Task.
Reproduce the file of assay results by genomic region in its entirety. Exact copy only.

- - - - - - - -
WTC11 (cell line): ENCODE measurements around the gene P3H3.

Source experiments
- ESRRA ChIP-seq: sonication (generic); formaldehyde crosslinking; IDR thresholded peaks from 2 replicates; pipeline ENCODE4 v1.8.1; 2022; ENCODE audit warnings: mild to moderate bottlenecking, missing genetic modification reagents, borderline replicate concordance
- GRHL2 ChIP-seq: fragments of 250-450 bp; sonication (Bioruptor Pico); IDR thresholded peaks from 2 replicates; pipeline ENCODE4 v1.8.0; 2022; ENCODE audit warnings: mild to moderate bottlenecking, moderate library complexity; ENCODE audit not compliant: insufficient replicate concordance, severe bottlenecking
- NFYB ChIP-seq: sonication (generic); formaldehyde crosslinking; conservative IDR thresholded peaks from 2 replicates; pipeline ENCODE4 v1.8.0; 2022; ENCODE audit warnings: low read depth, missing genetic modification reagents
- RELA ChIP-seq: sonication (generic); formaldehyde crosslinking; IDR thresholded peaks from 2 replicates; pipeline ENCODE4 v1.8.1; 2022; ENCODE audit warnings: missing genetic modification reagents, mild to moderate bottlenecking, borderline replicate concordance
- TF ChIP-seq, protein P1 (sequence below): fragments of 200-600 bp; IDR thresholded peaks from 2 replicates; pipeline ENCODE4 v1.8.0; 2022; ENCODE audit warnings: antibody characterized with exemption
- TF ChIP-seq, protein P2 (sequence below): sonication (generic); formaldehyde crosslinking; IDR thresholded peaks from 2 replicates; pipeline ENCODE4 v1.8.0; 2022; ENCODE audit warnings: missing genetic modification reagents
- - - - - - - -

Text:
WTC11 (cell line): ENCODE measurements around the gene P3H3.

Source experiments
- ESRRA ChIP-seq: sonication (generic); formaldehyde crosslinking; IDR thresholded peaks from 2 replicates; pipeline ENCODE4 v1.8.1; 2022; ENCODE audit warnings: mild to moderate bottlenecking, missing genetic modification reagents, borderline replicate concordance
- GRHL2 ChIP-seq: fragments of 250-450 bp; sonication (Bioruptor Pico); IDR thresholded peaks from 2 replicates; pipeline ENCODE4 v1.8.0; 2022; ENCODE audit warnings: mild to moderate bottlenecking, moderate library complexity; ENCODE audit not compliant: insufficient replicate concordance, severe bottlenecking
- NFYB ChIP-seq: sonication (generic); formaldehyde crosslinking; conservative IDR thresholded peaks from 2 replicates; pipeline ENCODE4 v1.8.0; 2022; ENCODE audit warnings: low read depth, missing genetic modification reagents
- RELA ChIP-seq: sonication (generic); formaldehyde crosslinking; IDR thresholded peaks from 2 replicates; pipeline ENCODE4 v1.8.1; 2022; ENCODE audit warnings: missing genetic modification reagents, mild to moderate bottlenecking, borderline replicate concordance
- TF ChIP-seq, protein P1 (sequence below): fragments of 200-600 bp; IDR thresholded peaks from 2 replicates; pipeline ENCODE4 v1.8.0; 2022; ENCODE audit warnings: antibody characterized with exemption
- TF ChIP-seq, protein P2 (sequence below): sonication (generic); formaldehyde crosslinking; IDR thresholded peaks from 2 replicates; pipeline ENCODE4 v1.8.0; 2022; ENCODE audit warnings: missing genetic modification reagents